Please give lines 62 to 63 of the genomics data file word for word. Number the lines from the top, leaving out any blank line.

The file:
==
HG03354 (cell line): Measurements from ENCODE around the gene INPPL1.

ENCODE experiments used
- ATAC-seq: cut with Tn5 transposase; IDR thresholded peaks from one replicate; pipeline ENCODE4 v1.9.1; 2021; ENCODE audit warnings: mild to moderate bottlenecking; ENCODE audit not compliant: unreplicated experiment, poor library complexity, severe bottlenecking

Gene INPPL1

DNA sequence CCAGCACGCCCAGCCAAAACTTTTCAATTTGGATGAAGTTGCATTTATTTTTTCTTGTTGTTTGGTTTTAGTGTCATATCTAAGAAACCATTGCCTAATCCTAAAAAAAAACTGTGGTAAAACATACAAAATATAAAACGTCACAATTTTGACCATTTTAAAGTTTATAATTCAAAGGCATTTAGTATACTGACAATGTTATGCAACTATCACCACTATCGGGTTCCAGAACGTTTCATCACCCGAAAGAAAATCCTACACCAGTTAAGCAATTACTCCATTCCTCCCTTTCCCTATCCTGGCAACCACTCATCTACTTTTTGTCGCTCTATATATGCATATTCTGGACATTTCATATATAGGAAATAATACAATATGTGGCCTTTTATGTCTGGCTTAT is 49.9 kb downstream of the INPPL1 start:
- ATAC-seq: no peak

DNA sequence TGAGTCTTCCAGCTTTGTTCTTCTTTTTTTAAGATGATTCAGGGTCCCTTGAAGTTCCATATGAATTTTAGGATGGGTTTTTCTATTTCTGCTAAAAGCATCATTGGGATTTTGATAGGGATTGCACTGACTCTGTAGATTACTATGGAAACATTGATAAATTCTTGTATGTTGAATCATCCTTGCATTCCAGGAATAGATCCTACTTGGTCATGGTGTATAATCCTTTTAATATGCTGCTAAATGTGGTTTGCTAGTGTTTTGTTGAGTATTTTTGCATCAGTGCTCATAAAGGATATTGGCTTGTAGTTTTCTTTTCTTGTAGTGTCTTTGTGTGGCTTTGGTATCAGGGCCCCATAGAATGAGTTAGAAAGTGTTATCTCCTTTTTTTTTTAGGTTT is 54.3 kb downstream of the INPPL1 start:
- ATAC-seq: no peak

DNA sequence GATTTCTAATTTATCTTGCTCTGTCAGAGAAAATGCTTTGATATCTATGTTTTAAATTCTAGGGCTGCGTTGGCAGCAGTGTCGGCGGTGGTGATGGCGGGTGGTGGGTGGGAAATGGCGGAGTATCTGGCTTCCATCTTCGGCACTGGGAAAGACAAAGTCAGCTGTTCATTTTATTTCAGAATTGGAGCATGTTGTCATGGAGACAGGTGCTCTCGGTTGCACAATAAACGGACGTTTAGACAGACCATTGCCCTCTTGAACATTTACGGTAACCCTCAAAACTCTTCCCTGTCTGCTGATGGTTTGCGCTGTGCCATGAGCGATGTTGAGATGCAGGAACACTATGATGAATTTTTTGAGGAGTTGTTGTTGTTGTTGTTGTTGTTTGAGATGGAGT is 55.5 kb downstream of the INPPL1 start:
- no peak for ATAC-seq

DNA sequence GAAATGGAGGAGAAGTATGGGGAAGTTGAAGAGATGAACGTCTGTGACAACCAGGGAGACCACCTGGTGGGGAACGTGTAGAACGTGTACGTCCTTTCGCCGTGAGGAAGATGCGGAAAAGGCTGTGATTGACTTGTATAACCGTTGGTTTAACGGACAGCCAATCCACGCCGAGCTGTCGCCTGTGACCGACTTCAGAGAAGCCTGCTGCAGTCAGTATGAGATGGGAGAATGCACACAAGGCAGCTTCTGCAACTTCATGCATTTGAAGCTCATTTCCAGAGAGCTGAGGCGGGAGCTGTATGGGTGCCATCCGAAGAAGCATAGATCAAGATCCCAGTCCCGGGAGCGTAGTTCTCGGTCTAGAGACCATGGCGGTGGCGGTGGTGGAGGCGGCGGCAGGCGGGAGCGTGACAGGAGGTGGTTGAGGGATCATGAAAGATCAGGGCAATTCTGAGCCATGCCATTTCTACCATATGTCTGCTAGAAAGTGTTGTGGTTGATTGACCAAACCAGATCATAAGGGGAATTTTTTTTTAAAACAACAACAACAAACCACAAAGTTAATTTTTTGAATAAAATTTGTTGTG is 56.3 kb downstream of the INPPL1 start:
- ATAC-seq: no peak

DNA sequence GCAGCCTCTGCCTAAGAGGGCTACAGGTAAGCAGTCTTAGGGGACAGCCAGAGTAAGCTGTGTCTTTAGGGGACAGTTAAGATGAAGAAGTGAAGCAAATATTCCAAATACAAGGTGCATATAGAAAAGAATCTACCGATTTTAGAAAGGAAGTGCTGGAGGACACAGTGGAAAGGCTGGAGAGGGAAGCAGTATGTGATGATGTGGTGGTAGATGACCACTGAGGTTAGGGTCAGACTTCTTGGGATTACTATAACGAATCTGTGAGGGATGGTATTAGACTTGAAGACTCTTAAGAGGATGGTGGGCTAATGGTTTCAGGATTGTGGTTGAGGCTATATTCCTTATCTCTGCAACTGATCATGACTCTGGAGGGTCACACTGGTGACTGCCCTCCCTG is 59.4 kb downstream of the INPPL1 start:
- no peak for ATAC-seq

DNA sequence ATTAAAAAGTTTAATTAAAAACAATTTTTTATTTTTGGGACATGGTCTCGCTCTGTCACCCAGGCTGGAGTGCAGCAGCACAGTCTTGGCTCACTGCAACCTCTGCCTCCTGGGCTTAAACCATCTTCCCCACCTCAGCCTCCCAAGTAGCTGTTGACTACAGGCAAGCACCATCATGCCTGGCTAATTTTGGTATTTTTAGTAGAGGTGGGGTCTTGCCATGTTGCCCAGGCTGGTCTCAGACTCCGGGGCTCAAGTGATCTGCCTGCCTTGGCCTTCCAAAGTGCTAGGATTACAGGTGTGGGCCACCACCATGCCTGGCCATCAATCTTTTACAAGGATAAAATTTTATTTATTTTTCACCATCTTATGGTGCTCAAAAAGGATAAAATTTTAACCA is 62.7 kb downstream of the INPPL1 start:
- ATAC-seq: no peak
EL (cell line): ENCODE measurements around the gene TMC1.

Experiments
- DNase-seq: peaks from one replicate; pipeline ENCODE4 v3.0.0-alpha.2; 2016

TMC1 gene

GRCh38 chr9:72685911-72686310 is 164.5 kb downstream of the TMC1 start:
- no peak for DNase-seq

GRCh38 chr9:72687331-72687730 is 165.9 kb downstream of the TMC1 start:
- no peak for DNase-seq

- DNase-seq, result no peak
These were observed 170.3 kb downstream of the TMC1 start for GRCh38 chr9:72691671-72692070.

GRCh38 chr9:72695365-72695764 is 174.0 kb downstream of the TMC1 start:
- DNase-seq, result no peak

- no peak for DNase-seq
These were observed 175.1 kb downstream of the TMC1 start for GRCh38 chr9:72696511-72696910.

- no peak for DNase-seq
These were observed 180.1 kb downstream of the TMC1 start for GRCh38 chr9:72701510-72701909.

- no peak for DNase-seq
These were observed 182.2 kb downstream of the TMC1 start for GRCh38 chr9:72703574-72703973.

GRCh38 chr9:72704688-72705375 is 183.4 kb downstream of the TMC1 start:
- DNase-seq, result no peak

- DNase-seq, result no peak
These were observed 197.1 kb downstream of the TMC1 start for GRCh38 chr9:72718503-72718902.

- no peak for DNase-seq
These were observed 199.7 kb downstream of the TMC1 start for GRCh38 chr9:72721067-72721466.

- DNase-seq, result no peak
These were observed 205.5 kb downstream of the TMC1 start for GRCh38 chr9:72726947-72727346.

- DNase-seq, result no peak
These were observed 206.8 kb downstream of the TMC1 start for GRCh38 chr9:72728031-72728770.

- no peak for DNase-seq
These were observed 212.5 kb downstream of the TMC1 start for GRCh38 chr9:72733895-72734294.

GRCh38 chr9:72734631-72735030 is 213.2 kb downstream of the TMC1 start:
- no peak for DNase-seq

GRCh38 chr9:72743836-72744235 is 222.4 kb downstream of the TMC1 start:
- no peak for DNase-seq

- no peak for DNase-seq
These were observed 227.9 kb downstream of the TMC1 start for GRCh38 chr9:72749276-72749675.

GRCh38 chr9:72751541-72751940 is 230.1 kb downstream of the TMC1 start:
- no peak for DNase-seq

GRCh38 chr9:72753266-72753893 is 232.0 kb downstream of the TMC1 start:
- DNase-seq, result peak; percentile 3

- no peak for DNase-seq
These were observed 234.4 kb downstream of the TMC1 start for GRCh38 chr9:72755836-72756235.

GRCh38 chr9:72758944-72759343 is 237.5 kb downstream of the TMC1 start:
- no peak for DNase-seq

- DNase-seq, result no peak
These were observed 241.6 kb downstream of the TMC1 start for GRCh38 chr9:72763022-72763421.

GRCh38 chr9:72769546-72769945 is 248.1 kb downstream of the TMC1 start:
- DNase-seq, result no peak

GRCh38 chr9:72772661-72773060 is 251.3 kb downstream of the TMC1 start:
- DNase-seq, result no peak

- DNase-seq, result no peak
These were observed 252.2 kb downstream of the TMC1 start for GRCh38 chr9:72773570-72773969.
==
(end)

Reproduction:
These were observed 241.6 kb downstream of the TMC1 start for GRCh38 chr9:72763022-72763421.

GRCh38 chr9:72769546-72769945 is 248.1 kb downstream of the TMC1 start: